The European Commission has committed to providing an additional €3bn for the EU facility for Syrian refugees in Turkey, as part of the EU-Turkey agreement.
This second tranche of funding will mirror the first tranche, which was provided in 2016-17 and consisted of €1bn from the EU budget alongside an additional €2bn from member states. The EU facility for Syrian refugees in Turkey was established as a response to the 2015 migrant crisis, and aims to benefit refugees fleeing conflict in Syria.
The money will support a number of humanitarian projects, covering the basic needs of refugees including protection, education and healthcare, which will benefit 1.2m of the most vulnerable refugees. In addition, some refugees in Turkish facilities will be sent monthly cash payments to support their basic needs.
What projects will the EU fund?
The second tranche of funding will offer vocational training to some 15,100 refugees, and offer an additional 7,400 people career counselling and assistance with job searches, as part of a wider effort to support socio-economic development.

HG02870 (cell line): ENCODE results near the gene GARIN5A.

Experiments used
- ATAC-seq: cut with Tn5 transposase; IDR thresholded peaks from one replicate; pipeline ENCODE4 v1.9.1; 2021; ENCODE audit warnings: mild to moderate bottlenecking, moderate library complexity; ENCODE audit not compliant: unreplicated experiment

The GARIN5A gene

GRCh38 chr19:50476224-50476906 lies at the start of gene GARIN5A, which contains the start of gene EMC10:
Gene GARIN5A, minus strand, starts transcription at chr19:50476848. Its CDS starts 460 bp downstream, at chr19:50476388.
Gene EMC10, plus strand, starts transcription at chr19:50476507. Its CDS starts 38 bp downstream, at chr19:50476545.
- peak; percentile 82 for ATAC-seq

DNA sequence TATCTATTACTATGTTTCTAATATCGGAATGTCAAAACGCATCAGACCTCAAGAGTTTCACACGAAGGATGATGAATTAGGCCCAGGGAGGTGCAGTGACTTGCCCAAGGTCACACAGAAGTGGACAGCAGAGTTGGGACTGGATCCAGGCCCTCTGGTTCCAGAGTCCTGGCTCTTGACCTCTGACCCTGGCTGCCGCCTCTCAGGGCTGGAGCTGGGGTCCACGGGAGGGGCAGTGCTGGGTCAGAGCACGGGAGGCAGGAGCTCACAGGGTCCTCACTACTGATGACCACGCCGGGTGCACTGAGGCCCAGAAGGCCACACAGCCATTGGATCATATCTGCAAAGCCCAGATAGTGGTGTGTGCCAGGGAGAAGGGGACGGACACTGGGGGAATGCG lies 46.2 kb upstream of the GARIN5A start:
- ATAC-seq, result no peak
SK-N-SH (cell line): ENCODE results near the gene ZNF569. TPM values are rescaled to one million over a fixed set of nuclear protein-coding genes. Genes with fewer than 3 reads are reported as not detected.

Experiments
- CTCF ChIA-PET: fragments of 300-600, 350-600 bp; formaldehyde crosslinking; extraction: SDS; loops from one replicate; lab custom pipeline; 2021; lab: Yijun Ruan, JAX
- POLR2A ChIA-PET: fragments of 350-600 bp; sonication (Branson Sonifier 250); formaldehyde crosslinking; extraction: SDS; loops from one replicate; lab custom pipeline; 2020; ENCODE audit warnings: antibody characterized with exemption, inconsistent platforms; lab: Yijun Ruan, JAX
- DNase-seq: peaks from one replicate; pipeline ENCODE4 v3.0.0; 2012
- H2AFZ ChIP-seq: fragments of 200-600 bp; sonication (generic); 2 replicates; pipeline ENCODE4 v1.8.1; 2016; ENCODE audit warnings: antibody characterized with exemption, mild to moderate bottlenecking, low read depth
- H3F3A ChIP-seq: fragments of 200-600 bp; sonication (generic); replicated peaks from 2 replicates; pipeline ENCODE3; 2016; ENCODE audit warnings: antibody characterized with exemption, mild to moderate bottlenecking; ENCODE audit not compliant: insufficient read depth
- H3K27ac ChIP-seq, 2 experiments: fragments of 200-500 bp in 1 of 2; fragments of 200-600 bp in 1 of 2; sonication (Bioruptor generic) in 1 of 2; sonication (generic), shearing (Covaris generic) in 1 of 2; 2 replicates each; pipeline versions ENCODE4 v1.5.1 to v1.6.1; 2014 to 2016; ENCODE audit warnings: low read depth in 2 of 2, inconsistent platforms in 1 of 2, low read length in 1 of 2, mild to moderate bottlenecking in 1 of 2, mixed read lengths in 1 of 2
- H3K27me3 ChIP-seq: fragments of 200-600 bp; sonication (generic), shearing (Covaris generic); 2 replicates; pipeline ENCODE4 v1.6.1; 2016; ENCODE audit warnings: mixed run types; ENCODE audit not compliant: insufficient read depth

The projects will also include the construction and equipping of 125 solid structures and 50 prefabricated schools, which could benefit some 124,000 children annually. This will be funded alongside training provided by the Turkish Ministry of National Education in the Turkish language, which has already benefited 312,000 children.
What has the European Commission said about the agreement?
European Commissioner Johannes Hahn, who is responsible for European Neighbourhood Policy, said that socio-economic development in refugee communities in Turkey would ease migratory pressure in the area.
He said: “Today, the commission takes the first step in the mobilisation of additional support under the facility for Syrian refugees in Turkey. The publication of the second annual report clearly highlights the positive results achieved so far and how vital and effective the facility is, in supporting the most vulnerable refugees and their host communities in Turkey, thus reducing migratory pressures.”